Nouveau Moche Pottery: Jonathan Kaplan

Article excerpt

CANADIAN SOCIAL CRITIC MARSHALL MCLUHAN coined the phrase "the media is the message". This declaration is not as simple as it seems. The word media means so many things that trying to force it into single meaning is like carrying Jell-O[TM] with rubber bands. The plurality of meanings makes this phrase a conceptual master key for the two major movements of Modernism. Define media as the material from which objects are forged--the statement embodies the reductionism of orthodox Modernism. Critics like Greenberg, Fried and Krause all propose that the role of the artist is to make the essential qualities of the material opaque to the viewer. Change this definition of media to mean the social institutions that celebrate the object and the meaning changes. McLuhan's dictate embodies the conceptual ground of subversive movements like Dadaism and Pop-Art. Consider that print, broadcast, theatre and the Internet are all distinct media. They do not differ in their primary function: to deliver content to an audience. Their unique mechanics distinguish these media. The creation of objects for display in authoritative institutions (such as galleries and museums) is just another tradition. Jonathan Kaplan's recent works of pottery, Nouveau Moche, reflect this tradition. He merges his own cultural history with forms and motifs appropriated from Moche Pottery to create his art. In doing so, Kaplan illuminates the ramification of McLuhan's statement.



The most immediate influence on Kaplan's work from his own cultural history is Pop-Artist Andy Warhol. Conceptually, both artists build on the same historical source: the Dadaist art movement. They adhere to and diverge from this precedent in similar ways. The Dadaist asserted that the crucial element in turning objects into art was the identification of an object as art by an authoritative institution. The best known Dadaist artist, Marcel Duchamp, created the world's most famous ceramic art piece, The Fountain, a graffiti scrawled urinal. The work offered was not visually appealing, well designed or remotely uplifting. The only thing that made this work art is that it was shown in a gallery and later in art history texts. The subject (urinals) was not normally associated with art. Use of subjects not normally associated with fine art creates the most obvious link between Duchamp and Warhol. Kaplan uses fish and birds for his images while Warhol made thousand of images of soup cans and celebrities.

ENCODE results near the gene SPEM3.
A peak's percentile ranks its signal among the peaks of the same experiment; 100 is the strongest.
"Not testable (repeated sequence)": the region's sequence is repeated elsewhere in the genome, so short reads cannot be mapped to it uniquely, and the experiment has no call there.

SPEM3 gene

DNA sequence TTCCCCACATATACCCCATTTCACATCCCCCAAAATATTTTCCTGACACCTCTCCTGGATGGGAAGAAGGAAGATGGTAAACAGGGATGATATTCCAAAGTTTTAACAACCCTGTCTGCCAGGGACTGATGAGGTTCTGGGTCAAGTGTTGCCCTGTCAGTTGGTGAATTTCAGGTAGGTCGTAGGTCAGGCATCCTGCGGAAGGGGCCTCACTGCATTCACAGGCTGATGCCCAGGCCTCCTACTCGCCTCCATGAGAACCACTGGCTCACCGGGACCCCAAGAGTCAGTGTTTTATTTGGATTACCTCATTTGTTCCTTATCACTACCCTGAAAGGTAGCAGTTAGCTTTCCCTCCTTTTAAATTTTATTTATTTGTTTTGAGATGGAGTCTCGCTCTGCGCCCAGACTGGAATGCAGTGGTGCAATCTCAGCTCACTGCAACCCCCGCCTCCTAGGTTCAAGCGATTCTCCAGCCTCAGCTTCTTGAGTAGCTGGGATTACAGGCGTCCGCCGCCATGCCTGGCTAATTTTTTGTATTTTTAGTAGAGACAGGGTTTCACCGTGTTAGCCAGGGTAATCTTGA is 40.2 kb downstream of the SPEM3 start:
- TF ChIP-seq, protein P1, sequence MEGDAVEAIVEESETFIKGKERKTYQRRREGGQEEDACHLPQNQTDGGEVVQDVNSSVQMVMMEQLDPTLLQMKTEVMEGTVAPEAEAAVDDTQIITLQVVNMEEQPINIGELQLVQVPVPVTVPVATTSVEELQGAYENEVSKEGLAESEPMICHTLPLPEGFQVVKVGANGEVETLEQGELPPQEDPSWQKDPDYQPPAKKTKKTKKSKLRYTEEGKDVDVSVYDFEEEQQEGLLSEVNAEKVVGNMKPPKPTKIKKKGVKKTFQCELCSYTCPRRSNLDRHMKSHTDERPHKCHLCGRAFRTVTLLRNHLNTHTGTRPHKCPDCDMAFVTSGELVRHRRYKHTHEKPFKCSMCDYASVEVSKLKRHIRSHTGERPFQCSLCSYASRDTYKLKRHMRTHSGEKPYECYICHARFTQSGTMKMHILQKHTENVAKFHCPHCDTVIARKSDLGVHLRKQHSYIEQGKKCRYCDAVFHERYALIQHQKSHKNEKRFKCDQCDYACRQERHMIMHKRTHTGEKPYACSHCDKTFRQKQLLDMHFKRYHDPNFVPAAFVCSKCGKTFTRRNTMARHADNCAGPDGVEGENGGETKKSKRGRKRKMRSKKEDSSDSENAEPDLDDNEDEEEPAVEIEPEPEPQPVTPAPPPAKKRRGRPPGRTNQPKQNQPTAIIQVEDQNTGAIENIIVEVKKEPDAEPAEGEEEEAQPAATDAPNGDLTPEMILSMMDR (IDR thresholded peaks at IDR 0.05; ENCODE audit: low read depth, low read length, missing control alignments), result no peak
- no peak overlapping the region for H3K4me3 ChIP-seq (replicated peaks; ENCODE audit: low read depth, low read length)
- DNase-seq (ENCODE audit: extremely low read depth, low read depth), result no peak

Kaplan and Warhol, however, veer away from Duchamp on different aspects. First of all, Duchamp's Readymades are not representational. The wine rack he places in a gallery not only looks like a wine rack, it is a wine rack. Relative to this, there is a formal difference. Furthermore, Duchamp shows The Fountain on its side so that any quality of proportion is obliterated. His works have little or no visual appeal. On the other hand, Kaplan and Warhol conceptually create depictions of beautiful objects. A consistent source of this beauty is imperfection. For example, each takes what would be considered flaws in the manufacturing process to generate beauty. Warhol's silkscreen reproduction of Leonardo da Vinci's Last Supper (and his use of streaks and light spots) create beauty. This dynamic also plays out in Kaplan's Gone Fishing, a pitcher form with a stirrup handle dissected by a slipcast fish. It is where the glaze drips, pools and pulls from the body of the form that makes it far more beautiful than a uniformly glazed version of the same object. …